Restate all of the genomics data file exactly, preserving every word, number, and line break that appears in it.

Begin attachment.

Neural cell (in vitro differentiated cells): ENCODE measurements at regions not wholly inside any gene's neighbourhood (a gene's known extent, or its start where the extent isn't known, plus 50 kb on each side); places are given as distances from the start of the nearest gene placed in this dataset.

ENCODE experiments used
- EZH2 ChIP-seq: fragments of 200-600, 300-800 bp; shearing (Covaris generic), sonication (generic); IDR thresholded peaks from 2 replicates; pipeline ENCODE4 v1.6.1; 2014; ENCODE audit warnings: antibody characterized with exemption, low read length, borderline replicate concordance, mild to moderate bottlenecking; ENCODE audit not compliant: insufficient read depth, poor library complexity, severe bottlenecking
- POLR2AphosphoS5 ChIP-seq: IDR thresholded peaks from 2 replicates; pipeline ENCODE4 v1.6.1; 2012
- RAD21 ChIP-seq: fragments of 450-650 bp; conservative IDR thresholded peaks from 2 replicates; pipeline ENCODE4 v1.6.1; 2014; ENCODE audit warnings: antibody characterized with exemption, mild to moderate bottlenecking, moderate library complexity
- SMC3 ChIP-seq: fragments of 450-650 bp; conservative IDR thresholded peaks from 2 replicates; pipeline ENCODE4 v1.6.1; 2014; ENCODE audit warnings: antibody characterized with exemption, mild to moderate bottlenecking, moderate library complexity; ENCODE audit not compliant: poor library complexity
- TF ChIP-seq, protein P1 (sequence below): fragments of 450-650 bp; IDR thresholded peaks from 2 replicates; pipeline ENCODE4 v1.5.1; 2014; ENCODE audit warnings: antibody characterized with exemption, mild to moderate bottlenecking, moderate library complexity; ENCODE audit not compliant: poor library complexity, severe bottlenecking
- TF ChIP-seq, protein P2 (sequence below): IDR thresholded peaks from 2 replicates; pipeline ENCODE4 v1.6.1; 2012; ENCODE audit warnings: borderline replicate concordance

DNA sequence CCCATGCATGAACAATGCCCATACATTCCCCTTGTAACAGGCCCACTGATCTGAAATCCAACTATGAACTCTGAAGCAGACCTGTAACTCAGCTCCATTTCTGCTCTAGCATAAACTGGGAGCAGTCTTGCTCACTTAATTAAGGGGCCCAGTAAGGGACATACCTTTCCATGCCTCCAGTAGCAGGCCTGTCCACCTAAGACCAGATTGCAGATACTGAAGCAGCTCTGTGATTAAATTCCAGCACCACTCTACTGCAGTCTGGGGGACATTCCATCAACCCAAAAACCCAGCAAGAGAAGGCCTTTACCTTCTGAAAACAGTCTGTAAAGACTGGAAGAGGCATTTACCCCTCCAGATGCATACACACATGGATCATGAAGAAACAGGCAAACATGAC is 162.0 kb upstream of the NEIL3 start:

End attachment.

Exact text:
Neural cell (in vitro differentiated cells): ENCODE measurements at regions not wholly inside any gene's neighbourhood (a gene's known extent, or its start where the extent isn't known, plus 50 kb on each side); places are given as distances from the start of the nearest gene placed in this dataset.

ENCODE experiments used
- EZH2 ChIP-seq: fragments of 200-600, 300-800 bp; shearing (Covaris generic), sonication (generic); IDR thresholded peaks from 2 replicates; pipeline ENCODE4 v1.6.1; 2014; ENCODE audit warnings: antibody characterized with exemption, low read length, borderline replicate concordance, mild to moderate bottlenecking; ENCODE audit not compliant: insufficient read depth, poor library complexity, severe bottlenecking
- POLR2AphosphoS5 ChIP-seq: IDR thresholded peaks from 2 replicates; pipeline ENCODE4 v1.6.1; 2012
- RAD21 ChIP-seq: fragments of 450-650 bp; conservative IDR thresholded peaks from 2 replicates; pipeline ENCODE4 v1.6.1; 2014; ENCODE audit warnings: antibody characterized with exemption, mild to moderate bottlenecking, moderate library complexity
- SMC3 ChIP-seq: fragments of 450-650 bp; conservative IDR thresholded peaks from 2 replicates; pipeline ENCODE4 v1.6.1; 2014; ENCODE audit warnings: antibody characterized with exemption, mild to moderate bottlenecking, moderate library complexity; ENCODE audit not compliant: poor library complexity
- TF ChIP-seq, protein P1 (sequence below): fragments of 450-650 bp; IDR thresholded peaks from 2 replicates; pipeline ENCODE4 v1.5.1; 2014; ENCODE audit warnings: antibody characterized with exemption, mild to moderate bottlenecking, moderate library complexity; ENCODE audit not compliant: poor library complexity, severe bottlenecking
- TF ChIP-seq, protein P2 (sequence below): IDR thresholded peaks from 2 replicates; pipeline ENCODE4 v1.6.1; 2012; ENCODE audit warnings: borderline replicate concordance

DNA sequence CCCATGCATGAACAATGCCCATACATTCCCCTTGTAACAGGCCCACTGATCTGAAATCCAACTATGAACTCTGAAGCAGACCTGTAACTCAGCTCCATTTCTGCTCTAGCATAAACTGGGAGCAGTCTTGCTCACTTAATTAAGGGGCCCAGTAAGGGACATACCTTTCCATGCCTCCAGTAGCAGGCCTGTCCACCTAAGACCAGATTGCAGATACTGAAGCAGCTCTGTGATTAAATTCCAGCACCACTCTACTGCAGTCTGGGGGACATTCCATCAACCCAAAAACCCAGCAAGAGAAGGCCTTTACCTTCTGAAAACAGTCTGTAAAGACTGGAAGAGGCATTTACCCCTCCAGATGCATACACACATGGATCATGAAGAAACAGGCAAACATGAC is 162.0 kb upstream of the NEIL3 start: